In the Multiple-Choice Question, the stem is "Je suis un..." followed by several choices:
- enfant (masculine noun)
- femme (feminine noun)
- fille (feminine noun)
- pomme (feminine noun)
Since the stem ends in "un" (masculine indefinite article), it can only be followed by a masculine noun.
I remember when I started the French course I couldn't figure out why I was always getting things wrong in multiple choice. But after a while, I figured out that it had something to do with the gender of the article. Thanks!
would you (say you're a child) write this differently depending on your gender IE: un/une ?
Yes, "enfant" can be either masculine or feminine. So a boy would say "Je suis un enfant." and a girl would say "Je suis une enfant."
Learn this exercise before exploring further. You will need to learn how to conjugate verbs.
- Je suis = I am
- Tu es = You are
- Il/Elle est = He/She is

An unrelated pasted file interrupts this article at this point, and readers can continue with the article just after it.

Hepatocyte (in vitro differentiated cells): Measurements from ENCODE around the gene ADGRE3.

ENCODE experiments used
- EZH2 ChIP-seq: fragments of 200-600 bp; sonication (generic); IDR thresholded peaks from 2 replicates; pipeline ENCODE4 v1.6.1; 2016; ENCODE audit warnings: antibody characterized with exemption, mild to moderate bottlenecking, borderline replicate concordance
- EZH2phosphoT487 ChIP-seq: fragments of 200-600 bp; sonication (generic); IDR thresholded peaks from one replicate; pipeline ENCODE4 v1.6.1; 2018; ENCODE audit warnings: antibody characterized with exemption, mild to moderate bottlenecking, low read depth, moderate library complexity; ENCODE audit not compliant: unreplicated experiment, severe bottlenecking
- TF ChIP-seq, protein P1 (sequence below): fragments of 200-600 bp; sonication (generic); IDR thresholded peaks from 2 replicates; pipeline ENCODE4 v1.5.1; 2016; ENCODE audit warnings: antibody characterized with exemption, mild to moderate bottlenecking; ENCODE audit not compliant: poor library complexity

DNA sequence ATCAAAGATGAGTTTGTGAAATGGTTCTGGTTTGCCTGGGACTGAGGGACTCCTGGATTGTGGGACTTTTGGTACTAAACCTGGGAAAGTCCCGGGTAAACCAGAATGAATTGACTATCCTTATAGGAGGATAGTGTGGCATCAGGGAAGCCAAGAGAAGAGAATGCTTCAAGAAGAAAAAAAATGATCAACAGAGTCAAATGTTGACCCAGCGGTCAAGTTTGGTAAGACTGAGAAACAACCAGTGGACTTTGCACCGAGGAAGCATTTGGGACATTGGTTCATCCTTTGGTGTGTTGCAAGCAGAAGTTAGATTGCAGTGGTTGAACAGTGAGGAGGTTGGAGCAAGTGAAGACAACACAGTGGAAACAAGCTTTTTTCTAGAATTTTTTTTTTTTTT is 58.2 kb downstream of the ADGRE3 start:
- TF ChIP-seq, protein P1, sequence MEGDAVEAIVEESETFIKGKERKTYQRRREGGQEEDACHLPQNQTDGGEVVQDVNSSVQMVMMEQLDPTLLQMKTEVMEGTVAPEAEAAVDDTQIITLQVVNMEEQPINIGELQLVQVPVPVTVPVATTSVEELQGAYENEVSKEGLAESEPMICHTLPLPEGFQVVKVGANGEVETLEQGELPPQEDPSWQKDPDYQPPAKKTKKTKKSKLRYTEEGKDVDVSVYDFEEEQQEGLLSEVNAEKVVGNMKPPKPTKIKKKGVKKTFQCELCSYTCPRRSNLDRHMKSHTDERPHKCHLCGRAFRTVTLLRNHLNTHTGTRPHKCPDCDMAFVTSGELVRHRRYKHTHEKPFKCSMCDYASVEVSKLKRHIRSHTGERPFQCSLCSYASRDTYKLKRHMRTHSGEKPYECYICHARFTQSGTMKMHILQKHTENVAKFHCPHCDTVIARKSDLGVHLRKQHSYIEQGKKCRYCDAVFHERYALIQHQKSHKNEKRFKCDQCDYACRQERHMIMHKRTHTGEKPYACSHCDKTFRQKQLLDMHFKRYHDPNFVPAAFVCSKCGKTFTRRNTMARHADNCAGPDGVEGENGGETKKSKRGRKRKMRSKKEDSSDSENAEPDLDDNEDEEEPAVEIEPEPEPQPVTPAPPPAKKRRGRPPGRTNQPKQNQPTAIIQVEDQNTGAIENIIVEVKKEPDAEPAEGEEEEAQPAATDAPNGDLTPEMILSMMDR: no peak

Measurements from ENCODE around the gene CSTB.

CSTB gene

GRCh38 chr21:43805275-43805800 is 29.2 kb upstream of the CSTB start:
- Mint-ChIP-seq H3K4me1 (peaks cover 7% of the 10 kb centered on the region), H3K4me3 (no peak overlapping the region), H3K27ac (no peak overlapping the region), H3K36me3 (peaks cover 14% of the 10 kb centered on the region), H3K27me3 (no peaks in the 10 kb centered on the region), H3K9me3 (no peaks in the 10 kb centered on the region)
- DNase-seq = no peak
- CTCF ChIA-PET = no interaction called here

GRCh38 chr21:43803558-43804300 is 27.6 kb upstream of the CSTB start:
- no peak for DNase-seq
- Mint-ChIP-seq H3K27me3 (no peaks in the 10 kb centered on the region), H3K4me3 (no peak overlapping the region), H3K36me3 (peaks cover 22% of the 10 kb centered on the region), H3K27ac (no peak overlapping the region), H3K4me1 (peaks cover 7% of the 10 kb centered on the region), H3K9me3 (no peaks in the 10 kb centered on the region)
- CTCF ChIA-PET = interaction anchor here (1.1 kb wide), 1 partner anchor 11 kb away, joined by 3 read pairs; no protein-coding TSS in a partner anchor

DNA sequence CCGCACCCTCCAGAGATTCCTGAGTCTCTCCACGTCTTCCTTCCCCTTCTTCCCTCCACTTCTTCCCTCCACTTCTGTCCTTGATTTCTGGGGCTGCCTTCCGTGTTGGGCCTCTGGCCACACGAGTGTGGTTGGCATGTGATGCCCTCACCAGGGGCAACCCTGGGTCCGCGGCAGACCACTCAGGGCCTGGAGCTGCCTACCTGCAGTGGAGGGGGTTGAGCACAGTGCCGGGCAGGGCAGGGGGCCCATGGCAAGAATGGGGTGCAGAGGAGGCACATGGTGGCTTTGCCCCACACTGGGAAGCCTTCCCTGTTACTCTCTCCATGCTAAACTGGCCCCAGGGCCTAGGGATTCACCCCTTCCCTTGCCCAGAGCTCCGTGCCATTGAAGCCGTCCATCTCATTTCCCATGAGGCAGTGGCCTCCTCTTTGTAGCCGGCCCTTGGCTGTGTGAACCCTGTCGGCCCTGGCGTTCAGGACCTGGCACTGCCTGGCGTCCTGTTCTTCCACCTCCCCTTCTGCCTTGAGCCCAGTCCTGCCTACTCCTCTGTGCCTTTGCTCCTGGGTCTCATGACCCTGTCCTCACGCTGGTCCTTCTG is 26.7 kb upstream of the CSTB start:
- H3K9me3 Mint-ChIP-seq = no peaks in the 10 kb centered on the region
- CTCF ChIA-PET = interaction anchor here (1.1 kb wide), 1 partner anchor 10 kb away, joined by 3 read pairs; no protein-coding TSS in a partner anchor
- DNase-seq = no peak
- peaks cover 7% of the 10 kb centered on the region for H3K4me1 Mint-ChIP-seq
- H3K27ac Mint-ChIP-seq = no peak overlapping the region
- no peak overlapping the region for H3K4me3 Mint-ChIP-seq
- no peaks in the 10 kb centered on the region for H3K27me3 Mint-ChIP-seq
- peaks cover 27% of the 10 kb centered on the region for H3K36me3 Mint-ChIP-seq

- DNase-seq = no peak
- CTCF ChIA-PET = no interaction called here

- Nous sommes = We are
- Vous êtes = you are
- Ils/Elles sont = They are
Could "Je suis un enfant" also translate to 'I am a kid,' since it's the same thing as a child?
The issue is that "child" always works for "enfant" whereas "kid" is an informal word that might be used, but it is not always appropriate to shift to an informal equivalent. The counterpart for "kid" in French is "gosse" or "gamin(e)".
Since this course is designed for English speakers who in theory are perfectly well apprised of the differences between "kid" and "child" I don't really understand this argument.